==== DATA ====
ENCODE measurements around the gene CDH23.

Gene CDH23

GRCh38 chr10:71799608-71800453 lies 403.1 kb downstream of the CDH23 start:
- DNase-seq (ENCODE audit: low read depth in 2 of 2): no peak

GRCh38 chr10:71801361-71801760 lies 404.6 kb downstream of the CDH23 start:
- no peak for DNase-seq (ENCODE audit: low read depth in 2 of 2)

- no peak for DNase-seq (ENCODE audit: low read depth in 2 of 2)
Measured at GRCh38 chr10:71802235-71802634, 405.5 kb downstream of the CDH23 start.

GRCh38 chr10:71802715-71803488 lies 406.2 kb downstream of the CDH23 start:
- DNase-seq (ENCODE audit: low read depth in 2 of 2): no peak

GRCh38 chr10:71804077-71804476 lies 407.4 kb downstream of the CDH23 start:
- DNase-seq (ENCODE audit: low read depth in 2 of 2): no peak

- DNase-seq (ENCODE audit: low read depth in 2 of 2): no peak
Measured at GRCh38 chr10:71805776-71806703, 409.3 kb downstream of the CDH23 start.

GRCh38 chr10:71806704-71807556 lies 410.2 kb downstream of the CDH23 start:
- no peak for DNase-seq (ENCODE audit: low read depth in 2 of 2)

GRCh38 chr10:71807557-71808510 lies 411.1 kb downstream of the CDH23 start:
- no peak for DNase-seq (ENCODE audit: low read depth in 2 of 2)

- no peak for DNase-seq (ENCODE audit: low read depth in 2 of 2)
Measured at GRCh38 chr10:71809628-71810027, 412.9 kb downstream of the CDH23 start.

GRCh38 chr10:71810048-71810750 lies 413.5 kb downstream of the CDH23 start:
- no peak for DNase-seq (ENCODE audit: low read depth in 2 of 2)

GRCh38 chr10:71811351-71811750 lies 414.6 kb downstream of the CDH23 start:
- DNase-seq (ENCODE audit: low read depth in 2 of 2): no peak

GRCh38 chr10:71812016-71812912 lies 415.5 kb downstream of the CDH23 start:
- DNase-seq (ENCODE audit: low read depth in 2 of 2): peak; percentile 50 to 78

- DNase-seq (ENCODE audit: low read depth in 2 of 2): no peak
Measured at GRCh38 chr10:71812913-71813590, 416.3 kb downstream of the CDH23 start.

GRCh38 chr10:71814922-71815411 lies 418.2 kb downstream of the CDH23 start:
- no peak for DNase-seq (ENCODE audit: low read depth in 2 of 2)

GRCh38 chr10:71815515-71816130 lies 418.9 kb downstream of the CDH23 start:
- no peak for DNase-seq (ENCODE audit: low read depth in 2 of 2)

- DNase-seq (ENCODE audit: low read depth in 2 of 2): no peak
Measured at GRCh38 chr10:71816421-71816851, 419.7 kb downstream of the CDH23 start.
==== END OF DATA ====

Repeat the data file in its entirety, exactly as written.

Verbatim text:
ENCODE measurements around the gene CDH23.

Gene CDH23

GRCh38 chr10:71799608-71800453 lies 403.1 kb downstream of the CDH23 start:
- DNase-seq (ENCODE audit: low read depth in 2 of 2): no peak

GRCh38 chr10:71801361-71801760 lies 404.6 kb downstream of the CDH23 start:
- no peak for DNase-seq (ENCODE audit: low read depth in 2 of 2)

- no peak for DNase-seq (ENCODE audit: low read depth in 2 of 2)
Measured at GRCh38 chr10:71802235-71802634, 405.5 kb downstream of the CDH23 start.

GRCh38 chr10:71802715-71803488 lies 406.2 kb downstream of the CDH23 start:
- DNase-seq (ENCODE audit: low read depth in 2 of 2): no peak

GRCh38 chr10:71804077-71804476 lies 407.4 kb downstream of the CDH23 start:
- DNase-seq (ENCODE audit: low read depth in 2 of 2): no peak

- DNase-seq (ENCODE audit: low read depth in 2 of 2): no peak
Measured at GRCh38 chr10:71805776-71806703, 409.3 kb downstream of the CDH23 start.

GRCh38 chr10:71806704-71807556 lies 410.2 kb downstream of the CDH23 start:
- no peak for DNase-seq (ENCODE audit: low read depth in 2 of 2)

GRCh38 chr10:71807557-71808510 lies 411.1 kb downstream of the CDH23 start:
- no peak for DNase-seq (ENCODE audit: low read depth in 2 of 2)

- no peak for DNase-seq (ENCODE audit: low read depth in 2 of 2)
Measured at GRCh38 chr10:71809628-71810027, 412.9 kb downstream of the CDH23 start.

GRCh38 chr10:71810048-71810750 lies 413.5 kb downstream of the CDH23 start:
- no peak for DNase-seq (ENCODE audit: low read depth in 2 of 2)

GRCh38 chr10:71811351-71811750 lies 414.6 kb downstream of the CDH23 start:
- DNase-seq (ENCODE audit: low read depth in 2 of 2): no peak

GRCh38 chr10:71812016-71812912 lies 415.5 kb downstream of the CDH23 start:
- DNase-seq (ENCODE audit: low read depth in 2 of 2): peak; percentile 50 to 78

- DNase-seq (ENCODE audit: low read depth in 2 of 2): no peak
Measured at GRCh38 chr10:71812913-71813590, 416.3 kb downstream of the CDH23 start.

GRCh38 chr10:71814922-71815411 lies 418.2 kb downstream of the CDH23 start:
- no peak for DNase-seq (ENCODE audit: low read depth in 2 of 2)

GRCh38 chr10:71815515-71816130 lies 418.9 kb downstream of the CDH23 start:
- no peak for DNase-seq (ENCODE audit: low read depth in 2 of 2)

- DNase-seq (ENCODE audit: low read depth in 2 of 2): no peak
Measured at GRCh38 chr10:71816421-71816851, 419.7 kb downstream of the CDH23 start.